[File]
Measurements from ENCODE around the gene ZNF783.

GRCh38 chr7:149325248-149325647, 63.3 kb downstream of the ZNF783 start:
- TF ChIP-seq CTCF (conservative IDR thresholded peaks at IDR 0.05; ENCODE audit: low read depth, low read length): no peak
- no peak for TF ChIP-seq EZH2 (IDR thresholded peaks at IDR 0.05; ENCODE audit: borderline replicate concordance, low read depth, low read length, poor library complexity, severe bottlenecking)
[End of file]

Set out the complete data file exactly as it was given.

Measurements from ENCODE around the gene ZNF783.

GRCh38 chr7:149325248-149325647, 63.3 kb downstream of the ZNF783 start:
- TF ChIP-seq CTCF (conservative IDR thresholded peaks at IDR 0.05; ENCODE audit: low read depth, low read length): no peak
- no peak for TF ChIP-seq EZH2 (IDR thresholded peaks at IDR 0.05; ENCODE audit: borderline replicate concordance, low read depth, low read length, poor library complexity, severe bottlenecking)